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Klarinet Archive - Posting 000640.txt from 2000/09

Subj: RE: [kl] Espressivo, Brahms Sonata #2
Date: Thu, 21 Sep 2000 12:38:48 -0400

At 11:24 AM 9/21/2000 -0500, you wrote:
>I am forced to conclude that you are obsessing far too much about the word
>"espressivo." It means just what it says, play expressively. In answer to
>your original question, is it ever appropriate to play inexpressively, my
>answer is yes. For one example, if you are playing background parts in an
>ensemble, such as arpeggiated chords or other "noodling," trying to play
>super expressively can be distracting to other players. I remember well a
>flute player playing the second flute part in Ravel's Bolero, who tried to
>use vibrato on every note of the part, which is essentially the same as the
>snare drum part. The result was about the most comical effect you can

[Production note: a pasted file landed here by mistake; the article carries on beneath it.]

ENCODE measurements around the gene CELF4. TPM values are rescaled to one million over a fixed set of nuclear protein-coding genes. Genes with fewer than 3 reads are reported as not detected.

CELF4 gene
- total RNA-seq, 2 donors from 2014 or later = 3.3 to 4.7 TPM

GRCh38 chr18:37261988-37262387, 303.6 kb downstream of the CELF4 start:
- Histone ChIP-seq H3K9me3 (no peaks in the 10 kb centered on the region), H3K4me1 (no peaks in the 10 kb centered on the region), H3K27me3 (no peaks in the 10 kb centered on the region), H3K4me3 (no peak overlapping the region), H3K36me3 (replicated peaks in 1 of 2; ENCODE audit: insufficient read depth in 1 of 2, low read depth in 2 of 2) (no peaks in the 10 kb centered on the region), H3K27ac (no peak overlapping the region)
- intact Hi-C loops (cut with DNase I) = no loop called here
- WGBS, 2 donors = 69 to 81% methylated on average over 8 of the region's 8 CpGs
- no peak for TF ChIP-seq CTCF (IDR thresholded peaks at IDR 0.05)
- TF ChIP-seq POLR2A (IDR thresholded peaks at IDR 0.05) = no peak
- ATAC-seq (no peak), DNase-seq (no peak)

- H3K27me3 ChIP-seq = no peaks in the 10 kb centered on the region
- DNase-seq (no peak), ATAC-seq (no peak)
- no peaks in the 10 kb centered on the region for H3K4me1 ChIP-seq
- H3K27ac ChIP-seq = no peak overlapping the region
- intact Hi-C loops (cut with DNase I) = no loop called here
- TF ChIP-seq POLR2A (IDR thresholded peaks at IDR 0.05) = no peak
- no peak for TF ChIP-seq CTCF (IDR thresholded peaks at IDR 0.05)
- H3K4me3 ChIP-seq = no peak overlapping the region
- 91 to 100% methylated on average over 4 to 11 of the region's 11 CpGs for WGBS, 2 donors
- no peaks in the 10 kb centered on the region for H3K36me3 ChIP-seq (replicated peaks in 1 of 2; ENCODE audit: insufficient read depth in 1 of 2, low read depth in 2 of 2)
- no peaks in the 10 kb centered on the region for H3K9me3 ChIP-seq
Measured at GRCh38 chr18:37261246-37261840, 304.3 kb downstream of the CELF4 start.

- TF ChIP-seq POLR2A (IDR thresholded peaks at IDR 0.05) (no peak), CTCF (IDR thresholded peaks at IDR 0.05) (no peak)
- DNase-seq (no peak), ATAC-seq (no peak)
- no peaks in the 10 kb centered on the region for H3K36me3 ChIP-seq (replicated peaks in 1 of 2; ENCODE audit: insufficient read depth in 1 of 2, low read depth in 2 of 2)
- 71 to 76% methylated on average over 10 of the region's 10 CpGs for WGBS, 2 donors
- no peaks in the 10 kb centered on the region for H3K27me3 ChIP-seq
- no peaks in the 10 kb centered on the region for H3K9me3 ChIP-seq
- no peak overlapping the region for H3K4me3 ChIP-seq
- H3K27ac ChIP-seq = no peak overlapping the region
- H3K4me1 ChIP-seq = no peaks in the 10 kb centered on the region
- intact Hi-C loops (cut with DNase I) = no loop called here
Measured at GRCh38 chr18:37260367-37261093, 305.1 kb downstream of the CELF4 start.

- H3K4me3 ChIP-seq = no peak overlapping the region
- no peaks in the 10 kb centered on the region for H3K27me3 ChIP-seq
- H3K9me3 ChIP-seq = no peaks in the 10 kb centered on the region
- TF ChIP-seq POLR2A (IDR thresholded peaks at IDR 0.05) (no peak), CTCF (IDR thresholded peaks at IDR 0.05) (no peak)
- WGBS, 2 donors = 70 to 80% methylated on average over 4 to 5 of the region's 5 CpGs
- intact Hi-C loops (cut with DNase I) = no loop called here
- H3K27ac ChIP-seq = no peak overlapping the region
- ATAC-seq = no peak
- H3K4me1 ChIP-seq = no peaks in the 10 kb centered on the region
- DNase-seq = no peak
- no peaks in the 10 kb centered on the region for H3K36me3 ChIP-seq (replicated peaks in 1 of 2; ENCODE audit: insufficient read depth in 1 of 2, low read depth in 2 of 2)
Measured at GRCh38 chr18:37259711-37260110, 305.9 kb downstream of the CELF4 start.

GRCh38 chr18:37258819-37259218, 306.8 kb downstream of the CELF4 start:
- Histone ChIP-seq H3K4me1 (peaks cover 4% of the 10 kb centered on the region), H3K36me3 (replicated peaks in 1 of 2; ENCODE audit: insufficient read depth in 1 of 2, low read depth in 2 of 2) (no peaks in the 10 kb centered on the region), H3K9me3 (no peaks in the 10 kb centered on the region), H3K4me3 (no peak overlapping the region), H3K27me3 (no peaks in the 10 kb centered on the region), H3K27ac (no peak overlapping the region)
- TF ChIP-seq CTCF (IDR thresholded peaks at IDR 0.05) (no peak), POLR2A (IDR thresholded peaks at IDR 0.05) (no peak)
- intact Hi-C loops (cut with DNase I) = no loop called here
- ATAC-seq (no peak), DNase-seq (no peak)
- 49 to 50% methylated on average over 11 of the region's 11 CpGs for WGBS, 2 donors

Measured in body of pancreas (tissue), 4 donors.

>But, it is not really the instructions in the score, but rather the internal
>musical content that tells us when to play expressively, how expressively to
>play, and how to accomplish that. Determining those things is subjective,
>and accounts for the fact that performers have individual styles.

This is the best description I've seen posted yet on this subject. Thanks Ed!

A colleague at one of the neighboring institutions (a bassoonist I play
poker with) told me that he has a half a dozen recordings of the Brahms
Sonatas with all the big name artists. His opinion is that everyone is
trying to do too much with Brahms. I'm not sure I agree with him, but
there is something to be said for simplicity when it is needed!

Roger Garrett

Roger Garrett
Professor of Clarinet
Director, Symphonic Winds
Head, Recording Studio
Illinois Wesleyan University
School of Music
Bloomington, IL 61702-2900
(309) 556-3268

"A man never discloses his own character so cldarly as wehn he describes
Jean Paul Richter (1763-1825)

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